Yemen’s main oil pipeline attacked, crude flow halted
The pipeline carries crude from the Marib fields in central Yemen to the Ras Isa oil terminal on the Red Sea
Tribesmen attacked Yemen’s main oil export pipeline late on Wednesday, halting the flow of crude, a local official said.
Yemen’s oil and gas pipelines have been repeatedly sabotaged by tribesmen feuding with the state, especially since mass protests against the government created a power vacuum in 2011, causing fuel shortages and slashing export earnings for the impoverished country.
Yemen has said oil flows through the Marib pipeline, one of its main petroleum export routes, at a rate of around 70,000 barrels per day (bpd).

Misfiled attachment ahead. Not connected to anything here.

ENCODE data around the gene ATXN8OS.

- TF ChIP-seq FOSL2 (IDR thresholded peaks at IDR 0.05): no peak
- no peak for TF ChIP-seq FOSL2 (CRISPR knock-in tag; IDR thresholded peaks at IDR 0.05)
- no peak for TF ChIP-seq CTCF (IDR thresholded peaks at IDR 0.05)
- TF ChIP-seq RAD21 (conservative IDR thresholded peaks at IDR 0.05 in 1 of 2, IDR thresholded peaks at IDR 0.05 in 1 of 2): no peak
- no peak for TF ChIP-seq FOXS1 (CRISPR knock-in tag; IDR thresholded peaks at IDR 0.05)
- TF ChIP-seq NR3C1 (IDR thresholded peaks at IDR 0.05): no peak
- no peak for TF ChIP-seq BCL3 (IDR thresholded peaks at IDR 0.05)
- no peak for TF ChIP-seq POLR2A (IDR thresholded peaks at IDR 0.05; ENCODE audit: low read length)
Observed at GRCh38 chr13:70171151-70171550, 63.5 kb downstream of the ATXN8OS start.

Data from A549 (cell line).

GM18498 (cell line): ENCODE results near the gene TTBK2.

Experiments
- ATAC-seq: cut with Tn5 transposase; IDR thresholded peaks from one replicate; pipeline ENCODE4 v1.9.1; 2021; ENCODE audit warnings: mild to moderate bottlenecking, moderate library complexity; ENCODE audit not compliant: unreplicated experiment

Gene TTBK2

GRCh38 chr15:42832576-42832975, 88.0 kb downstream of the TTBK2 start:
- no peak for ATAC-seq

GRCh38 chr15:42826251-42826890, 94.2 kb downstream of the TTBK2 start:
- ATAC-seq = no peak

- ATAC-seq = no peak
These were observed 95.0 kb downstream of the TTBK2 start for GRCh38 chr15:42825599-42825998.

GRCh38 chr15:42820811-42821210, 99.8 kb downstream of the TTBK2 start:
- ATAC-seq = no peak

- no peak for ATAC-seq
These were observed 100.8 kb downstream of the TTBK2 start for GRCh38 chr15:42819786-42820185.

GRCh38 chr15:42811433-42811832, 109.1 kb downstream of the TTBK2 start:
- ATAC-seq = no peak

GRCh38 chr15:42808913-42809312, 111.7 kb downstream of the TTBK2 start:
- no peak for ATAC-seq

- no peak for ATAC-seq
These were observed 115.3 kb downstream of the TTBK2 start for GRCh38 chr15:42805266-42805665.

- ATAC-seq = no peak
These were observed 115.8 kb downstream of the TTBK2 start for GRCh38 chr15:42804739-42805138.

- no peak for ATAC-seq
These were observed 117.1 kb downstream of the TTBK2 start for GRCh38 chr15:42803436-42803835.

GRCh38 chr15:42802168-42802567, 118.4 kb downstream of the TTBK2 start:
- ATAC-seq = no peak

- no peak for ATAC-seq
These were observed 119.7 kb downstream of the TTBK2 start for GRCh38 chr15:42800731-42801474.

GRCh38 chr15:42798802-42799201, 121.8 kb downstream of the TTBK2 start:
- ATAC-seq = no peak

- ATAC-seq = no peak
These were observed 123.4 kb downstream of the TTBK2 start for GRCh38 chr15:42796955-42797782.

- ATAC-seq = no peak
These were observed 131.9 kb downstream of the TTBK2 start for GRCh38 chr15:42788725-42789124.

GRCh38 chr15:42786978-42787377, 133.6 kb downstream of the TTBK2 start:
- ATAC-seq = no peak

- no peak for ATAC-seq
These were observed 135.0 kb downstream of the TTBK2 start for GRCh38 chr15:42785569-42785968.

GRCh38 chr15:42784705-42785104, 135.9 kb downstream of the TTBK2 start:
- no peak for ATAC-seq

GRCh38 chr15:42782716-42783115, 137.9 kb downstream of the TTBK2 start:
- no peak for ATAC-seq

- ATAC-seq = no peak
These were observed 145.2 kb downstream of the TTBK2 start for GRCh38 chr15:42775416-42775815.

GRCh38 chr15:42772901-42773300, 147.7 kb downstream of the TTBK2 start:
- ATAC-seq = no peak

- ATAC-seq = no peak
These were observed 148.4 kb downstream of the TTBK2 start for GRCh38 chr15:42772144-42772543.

The pipeline carries crude from the Marib fields in central Yemen to the Ras Isa oil terminal on the Red Sea. Before the spate of attacks began three years ago, the 270-mile (435-km) pipeline carried around 110,000 barrels per day to Ras Isa.
It was unclear when the pipeline would be repaired.
Heavily-armed tribes carry out such assaults to extract concessions from the government - to provide jobs, settle land disputes or free relatives from prison.
Most of Yemen’s output is from the Marib-Jawf area in the north, with the rest coming from Masila in the southeast.
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